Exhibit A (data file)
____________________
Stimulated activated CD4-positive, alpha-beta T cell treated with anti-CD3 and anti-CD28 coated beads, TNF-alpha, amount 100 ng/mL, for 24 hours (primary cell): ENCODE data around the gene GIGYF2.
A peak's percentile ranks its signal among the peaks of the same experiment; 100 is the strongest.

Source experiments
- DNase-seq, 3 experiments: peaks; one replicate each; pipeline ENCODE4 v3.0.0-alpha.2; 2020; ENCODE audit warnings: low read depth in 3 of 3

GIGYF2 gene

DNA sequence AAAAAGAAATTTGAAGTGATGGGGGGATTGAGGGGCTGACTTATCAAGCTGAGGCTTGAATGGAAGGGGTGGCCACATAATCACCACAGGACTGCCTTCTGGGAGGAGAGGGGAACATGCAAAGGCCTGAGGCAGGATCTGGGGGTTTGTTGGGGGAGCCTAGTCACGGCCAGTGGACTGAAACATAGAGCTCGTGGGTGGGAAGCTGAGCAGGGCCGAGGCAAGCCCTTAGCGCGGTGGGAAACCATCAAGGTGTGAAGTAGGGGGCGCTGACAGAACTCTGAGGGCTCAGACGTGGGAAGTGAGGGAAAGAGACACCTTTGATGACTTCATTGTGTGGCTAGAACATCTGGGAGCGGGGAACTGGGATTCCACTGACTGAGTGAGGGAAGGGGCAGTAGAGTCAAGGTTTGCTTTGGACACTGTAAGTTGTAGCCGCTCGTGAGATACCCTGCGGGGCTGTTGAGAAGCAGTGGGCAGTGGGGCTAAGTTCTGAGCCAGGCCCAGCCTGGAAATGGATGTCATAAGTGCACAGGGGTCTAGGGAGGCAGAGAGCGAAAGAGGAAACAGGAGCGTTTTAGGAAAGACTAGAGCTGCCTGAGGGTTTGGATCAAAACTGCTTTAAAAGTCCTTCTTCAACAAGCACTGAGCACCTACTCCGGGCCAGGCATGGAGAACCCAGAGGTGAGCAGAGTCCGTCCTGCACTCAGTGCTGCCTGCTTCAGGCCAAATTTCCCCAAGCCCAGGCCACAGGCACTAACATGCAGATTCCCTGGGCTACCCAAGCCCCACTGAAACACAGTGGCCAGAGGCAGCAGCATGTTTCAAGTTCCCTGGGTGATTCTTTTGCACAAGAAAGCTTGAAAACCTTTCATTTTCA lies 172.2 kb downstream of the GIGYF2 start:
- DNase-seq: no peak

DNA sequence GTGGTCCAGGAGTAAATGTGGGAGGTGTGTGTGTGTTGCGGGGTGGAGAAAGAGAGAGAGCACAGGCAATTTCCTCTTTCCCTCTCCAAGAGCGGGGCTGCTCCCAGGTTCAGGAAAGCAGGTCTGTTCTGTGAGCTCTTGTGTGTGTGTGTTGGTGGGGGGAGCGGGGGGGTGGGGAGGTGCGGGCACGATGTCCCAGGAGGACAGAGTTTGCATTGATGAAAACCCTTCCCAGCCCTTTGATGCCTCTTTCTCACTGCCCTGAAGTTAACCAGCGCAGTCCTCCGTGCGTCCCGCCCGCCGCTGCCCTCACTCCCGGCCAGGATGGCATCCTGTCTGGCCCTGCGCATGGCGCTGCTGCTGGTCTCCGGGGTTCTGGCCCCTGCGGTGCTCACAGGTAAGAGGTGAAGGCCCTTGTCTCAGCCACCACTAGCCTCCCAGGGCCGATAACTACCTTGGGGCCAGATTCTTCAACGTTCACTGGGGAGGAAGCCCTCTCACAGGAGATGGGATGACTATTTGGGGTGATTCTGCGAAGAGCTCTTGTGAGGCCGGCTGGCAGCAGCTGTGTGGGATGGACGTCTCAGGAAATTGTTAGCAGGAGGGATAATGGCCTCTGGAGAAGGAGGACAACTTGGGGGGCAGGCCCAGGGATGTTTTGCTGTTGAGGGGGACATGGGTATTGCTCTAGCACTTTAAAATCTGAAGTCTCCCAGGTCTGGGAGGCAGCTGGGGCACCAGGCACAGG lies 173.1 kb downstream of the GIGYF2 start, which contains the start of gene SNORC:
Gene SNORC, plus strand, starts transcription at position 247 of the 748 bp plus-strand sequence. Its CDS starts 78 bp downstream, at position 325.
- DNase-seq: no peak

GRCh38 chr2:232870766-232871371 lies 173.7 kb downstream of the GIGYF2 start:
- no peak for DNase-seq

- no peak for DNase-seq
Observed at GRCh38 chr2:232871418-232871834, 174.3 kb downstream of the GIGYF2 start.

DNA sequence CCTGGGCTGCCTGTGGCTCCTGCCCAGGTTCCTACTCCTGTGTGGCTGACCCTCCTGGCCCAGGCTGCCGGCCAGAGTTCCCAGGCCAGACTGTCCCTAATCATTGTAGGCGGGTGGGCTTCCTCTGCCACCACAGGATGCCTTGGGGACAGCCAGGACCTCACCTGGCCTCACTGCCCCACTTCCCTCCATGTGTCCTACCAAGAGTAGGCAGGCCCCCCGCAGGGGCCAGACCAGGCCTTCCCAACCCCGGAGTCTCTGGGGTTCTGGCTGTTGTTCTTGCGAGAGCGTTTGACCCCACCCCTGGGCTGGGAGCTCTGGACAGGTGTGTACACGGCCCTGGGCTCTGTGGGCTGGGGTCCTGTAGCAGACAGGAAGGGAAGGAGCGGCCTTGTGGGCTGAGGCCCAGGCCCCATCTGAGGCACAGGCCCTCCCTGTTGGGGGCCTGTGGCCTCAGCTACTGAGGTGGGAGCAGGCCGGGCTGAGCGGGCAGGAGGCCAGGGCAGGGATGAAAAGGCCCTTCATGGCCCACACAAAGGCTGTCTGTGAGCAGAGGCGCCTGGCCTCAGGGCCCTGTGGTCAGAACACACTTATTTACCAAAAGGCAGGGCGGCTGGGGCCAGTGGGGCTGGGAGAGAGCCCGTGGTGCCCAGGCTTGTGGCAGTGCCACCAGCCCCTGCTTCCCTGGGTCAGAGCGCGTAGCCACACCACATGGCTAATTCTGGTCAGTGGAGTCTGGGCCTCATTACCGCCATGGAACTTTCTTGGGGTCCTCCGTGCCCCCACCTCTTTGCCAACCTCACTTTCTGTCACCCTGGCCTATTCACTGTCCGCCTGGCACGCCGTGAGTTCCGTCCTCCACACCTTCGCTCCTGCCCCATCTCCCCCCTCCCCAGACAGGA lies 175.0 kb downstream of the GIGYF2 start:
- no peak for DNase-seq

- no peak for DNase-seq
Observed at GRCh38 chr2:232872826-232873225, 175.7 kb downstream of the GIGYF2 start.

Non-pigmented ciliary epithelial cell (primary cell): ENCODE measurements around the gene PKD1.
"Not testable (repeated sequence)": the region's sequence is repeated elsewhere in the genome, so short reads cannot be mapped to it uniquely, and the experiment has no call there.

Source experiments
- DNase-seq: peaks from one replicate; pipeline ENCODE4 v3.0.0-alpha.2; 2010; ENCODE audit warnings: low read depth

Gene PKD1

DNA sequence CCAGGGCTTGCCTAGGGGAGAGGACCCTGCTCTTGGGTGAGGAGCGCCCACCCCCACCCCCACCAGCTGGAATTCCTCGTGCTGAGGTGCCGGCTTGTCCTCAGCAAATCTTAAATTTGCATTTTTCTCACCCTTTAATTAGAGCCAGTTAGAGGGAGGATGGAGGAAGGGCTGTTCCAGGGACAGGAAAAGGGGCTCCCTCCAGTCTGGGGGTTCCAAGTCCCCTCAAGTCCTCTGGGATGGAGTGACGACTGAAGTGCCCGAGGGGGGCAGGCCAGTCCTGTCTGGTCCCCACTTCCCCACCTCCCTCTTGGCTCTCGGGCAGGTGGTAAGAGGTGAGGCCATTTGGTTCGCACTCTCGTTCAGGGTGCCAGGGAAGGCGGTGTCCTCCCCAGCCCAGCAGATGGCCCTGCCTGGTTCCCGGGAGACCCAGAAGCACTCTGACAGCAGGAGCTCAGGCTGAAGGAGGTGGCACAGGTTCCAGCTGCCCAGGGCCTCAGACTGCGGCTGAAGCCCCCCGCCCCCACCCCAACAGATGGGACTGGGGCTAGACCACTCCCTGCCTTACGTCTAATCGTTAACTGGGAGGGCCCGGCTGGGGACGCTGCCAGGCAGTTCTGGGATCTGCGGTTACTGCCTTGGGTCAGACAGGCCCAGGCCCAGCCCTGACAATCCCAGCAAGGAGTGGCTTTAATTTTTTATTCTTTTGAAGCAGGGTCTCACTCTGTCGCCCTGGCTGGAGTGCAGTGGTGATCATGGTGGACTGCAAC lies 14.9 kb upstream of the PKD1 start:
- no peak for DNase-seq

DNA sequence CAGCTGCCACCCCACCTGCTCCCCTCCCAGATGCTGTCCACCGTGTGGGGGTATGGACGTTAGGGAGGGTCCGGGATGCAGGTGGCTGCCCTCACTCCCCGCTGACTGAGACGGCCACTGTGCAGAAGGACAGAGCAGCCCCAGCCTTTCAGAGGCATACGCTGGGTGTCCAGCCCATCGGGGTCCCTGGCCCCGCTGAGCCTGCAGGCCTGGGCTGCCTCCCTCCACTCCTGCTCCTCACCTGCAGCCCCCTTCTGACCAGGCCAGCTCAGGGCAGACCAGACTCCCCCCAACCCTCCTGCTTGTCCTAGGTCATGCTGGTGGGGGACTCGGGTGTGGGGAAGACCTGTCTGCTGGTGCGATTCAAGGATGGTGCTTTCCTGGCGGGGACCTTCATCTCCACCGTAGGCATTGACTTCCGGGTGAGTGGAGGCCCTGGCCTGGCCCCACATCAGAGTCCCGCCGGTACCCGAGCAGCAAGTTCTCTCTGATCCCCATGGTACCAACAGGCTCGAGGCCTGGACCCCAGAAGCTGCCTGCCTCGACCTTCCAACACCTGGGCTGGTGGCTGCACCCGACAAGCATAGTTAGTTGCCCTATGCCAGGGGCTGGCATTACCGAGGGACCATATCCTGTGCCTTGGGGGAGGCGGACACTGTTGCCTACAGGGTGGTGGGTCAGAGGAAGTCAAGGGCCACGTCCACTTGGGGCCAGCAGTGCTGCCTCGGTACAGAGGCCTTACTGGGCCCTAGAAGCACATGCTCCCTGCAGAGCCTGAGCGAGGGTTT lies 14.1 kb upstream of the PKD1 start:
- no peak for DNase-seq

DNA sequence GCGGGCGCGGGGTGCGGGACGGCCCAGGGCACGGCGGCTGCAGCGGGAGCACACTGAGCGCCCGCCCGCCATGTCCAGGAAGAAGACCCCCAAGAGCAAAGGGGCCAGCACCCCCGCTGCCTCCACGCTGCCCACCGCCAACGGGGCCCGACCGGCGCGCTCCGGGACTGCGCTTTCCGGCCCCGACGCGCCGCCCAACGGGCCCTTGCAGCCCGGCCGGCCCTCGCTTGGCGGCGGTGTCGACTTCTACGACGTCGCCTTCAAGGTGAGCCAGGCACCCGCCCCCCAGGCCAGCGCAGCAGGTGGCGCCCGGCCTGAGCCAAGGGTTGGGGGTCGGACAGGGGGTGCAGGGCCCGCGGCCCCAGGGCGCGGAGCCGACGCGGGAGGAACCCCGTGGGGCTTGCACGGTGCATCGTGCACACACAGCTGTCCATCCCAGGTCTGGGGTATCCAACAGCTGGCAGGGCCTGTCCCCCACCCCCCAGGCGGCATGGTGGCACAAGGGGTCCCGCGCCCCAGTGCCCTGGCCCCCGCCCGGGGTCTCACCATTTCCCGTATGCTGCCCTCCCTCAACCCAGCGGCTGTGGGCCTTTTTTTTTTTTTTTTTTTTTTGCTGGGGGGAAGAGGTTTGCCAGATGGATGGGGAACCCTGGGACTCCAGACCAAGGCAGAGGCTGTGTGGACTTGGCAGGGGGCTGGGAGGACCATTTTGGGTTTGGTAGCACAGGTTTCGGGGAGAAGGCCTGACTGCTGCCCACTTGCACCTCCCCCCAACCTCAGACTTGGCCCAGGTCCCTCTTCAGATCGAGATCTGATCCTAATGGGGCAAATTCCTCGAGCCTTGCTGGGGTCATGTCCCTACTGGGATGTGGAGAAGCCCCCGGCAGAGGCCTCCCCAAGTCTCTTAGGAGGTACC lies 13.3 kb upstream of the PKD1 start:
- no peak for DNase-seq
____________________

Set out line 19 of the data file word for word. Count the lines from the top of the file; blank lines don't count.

Non-pigmented ciliary epithelial cell (primary cell): ENCODE measurements around the gene PKD1.